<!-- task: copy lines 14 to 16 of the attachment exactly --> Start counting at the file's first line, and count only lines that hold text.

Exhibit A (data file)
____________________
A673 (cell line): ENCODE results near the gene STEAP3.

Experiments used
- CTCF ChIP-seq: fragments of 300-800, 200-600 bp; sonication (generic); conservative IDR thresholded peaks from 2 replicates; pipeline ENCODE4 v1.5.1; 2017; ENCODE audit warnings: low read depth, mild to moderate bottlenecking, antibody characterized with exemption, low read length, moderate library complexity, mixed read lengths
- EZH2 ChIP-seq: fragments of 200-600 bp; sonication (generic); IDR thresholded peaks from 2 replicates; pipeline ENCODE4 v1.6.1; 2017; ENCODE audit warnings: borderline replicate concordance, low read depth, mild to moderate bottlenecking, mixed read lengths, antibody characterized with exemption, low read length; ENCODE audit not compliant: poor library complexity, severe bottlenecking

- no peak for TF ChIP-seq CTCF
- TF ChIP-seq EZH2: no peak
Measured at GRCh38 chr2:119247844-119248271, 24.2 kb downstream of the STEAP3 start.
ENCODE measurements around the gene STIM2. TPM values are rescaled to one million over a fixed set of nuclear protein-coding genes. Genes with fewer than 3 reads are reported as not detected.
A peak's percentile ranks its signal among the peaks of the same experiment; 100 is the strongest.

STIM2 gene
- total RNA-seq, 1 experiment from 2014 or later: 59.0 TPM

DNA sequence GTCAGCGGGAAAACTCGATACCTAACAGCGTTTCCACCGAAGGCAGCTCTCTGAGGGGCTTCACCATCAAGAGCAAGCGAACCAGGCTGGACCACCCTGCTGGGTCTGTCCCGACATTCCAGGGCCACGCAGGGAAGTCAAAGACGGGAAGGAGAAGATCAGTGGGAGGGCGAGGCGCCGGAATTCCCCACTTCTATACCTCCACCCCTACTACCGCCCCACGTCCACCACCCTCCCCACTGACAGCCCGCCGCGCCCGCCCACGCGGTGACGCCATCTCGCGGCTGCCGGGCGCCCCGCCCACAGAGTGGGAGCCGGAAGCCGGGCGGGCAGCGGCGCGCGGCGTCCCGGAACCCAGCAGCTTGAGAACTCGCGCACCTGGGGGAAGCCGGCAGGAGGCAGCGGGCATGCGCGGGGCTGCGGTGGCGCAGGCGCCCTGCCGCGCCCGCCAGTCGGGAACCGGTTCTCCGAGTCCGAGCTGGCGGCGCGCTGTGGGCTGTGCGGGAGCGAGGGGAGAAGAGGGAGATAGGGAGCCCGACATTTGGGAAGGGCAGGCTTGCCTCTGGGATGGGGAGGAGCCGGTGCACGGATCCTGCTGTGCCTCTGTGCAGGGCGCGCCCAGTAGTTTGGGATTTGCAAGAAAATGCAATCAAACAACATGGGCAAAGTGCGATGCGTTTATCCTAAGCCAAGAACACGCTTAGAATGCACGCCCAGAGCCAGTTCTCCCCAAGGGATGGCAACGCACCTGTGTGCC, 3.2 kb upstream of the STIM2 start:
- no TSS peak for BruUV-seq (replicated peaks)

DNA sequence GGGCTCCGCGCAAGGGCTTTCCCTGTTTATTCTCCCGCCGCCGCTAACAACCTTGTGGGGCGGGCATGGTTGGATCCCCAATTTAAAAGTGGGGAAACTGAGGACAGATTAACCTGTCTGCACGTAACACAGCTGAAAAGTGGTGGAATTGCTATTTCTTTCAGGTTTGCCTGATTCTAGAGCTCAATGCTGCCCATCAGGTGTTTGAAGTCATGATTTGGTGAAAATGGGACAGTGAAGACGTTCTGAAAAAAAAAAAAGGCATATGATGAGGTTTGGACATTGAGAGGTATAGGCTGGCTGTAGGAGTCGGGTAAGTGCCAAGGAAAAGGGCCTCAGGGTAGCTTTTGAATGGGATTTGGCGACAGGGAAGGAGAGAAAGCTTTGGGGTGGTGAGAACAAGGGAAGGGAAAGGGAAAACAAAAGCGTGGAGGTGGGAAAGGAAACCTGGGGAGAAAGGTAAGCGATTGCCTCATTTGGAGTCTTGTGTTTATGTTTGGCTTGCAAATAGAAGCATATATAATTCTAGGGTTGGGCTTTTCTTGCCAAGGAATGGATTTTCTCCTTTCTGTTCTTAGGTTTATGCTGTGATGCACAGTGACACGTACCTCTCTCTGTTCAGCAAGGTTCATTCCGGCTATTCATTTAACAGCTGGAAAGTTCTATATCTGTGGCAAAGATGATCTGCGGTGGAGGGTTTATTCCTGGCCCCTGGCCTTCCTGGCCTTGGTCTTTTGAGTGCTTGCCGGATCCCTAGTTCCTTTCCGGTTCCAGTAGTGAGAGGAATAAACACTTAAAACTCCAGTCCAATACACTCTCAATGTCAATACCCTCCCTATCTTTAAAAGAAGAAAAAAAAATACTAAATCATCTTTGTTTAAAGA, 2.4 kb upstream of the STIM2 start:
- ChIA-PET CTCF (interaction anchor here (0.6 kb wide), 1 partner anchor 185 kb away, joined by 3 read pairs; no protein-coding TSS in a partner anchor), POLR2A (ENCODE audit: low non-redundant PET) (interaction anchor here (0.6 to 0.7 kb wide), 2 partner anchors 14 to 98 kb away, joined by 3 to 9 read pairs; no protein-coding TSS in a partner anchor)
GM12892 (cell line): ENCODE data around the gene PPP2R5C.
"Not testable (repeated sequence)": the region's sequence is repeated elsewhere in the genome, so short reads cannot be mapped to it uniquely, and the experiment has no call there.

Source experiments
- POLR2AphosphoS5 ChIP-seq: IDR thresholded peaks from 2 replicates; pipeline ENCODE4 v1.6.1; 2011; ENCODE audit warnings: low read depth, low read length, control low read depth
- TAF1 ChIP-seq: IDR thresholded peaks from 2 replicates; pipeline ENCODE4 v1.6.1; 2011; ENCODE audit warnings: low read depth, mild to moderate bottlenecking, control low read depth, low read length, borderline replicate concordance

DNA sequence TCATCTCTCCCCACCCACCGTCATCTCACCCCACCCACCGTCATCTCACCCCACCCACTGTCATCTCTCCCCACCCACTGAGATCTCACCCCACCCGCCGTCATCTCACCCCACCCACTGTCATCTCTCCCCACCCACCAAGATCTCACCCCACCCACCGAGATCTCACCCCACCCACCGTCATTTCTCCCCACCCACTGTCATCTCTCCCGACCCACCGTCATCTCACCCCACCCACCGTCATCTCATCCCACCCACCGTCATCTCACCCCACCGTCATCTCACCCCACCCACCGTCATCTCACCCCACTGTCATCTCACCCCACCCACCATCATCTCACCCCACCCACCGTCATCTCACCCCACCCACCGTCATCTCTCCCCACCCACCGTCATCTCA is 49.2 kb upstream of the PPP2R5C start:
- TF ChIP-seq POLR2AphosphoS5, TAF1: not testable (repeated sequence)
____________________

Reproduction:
DNA sequence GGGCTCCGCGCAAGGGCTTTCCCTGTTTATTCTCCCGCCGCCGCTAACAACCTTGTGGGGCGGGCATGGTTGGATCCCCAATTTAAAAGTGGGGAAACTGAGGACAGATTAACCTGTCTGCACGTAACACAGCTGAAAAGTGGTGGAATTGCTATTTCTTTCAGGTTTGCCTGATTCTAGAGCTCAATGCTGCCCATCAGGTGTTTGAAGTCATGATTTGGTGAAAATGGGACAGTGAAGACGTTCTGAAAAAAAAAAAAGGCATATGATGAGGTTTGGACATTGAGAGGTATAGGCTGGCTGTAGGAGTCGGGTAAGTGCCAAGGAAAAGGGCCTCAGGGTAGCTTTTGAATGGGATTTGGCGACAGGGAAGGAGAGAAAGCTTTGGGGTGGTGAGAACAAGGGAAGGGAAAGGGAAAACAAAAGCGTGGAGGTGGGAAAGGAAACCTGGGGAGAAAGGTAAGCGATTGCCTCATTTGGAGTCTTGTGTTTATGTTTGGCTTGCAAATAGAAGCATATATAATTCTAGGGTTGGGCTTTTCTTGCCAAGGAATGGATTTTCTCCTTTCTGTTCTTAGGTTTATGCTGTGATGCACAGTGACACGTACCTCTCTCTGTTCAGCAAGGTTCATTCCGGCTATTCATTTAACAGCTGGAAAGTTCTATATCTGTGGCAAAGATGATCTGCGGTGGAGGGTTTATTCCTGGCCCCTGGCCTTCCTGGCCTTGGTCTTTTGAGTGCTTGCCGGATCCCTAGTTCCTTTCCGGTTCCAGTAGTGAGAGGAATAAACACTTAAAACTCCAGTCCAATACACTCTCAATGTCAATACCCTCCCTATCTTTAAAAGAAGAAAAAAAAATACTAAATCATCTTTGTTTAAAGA, 2.4 kb upstream of the STIM2 start:
- ChIA-PET CTCF (interaction anchor here (0.6 kb wide), 1 partner anchor 185 kb away, joined by 3 read pairs; no protein-coding TSS in a partner anchor), POLR2A (ENCODE audit: low non-redundant PET) (interaction anchor here (0.6 to 0.7 kb wide), 2 partner anchors 14 to 98 kb away, joined by 3 to 9 read pairs; no protein-coding TSS in a partner anchor)
GM12892 (cell line): ENCODE data around the gene PPP2R5C.